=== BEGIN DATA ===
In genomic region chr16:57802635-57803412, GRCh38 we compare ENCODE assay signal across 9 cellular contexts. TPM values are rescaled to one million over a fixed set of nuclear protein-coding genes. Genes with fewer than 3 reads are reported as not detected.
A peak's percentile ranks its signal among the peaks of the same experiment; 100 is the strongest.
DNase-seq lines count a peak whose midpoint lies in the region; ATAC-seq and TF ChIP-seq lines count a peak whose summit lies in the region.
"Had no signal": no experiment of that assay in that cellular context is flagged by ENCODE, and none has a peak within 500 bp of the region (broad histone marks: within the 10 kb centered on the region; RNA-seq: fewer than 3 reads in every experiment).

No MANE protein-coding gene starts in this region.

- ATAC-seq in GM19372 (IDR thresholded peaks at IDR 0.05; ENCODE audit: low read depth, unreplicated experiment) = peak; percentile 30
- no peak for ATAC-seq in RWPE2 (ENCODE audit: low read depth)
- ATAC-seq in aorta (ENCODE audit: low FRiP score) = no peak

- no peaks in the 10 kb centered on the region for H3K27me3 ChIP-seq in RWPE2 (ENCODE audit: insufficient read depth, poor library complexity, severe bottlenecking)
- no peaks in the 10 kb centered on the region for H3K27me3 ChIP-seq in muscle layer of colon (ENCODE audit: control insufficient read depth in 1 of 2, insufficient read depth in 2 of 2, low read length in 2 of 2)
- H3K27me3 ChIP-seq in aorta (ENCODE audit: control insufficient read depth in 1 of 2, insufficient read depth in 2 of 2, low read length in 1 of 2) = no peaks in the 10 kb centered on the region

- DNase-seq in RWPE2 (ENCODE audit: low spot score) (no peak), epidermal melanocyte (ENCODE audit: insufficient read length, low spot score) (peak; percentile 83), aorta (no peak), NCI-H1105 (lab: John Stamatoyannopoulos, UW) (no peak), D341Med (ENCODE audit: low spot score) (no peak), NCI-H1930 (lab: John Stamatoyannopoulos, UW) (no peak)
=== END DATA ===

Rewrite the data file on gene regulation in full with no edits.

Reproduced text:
In genomic region chr16:57802635-57803412, GRCh38 we compare ENCODE assay signal across 9 cellular contexts. TPM values are rescaled to one million over a fixed set of nuclear protein-coding genes. Genes with fewer than 3 reads are reported as not detected.
A peak's percentile ranks its signal among the peaks of the same experiment; 100 is the strongest.
DNase-seq lines count a peak whose midpoint lies in the region; ATAC-seq and TF ChIP-seq lines count a peak whose summit lies in the region.
"Had no signal": no experiment of that assay in that cellular context is flagged by ENCODE, and none has a peak within 500 bp of the region (broad histone marks: within the 10 kb centered on the region; RNA-seq: fewer than 3 reads in every experiment).

No MANE protein-coding gene starts in this region.

- ATAC-seq in GM19372 (IDR thresholded peaks at IDR 0.05; ENCODE audit: low read depth, unreplicated experiment) = peak; percentile 30
- no peak for ATAC-seq in RWPE2 (ENCODE audit: low read depth)
- ATAC-seq in aorta (ENCODE audit: low FRiP score) = no peak

- no peaks in the 10 kb centered on the region for H3K27me3 ChIP-seq in RWPE2 (ENCODE audit: insufficient read depth, poor library complexity, severe bottlenecking)
- no peaks in the 10 kb centered on the region for H3K27me3 ChIP-seq in muscle layer of colon (ENCODE audit: control insufficient read depth in 1 of 2, insufficient read depth in 2 of 2, low read length in 2 of 2)
- H3K27me3 ChIP-seq in aorta (ENCODE audit: control insufficient read depth in 1 of 2, insufficient read depth in 2 of 2, low read length in 1 of 2) = no peaks in the 10 kb centered on the region

- DNase-seq in RWPE2 (ENCODE audit: low spot score) (no peak), epidermal melanocyte (ENCODE audit: insufficient read length, low spot score) (peak; percentile 83), aorta (no peak), NCI-H1105 (lab: John Stamatoyannopoulos, UW) (no peak), D341Med (ENCODE audit: low spot score) (no peak), NCI-H1930 (lab: John Stamatoyannopoulos, UW) (no peak)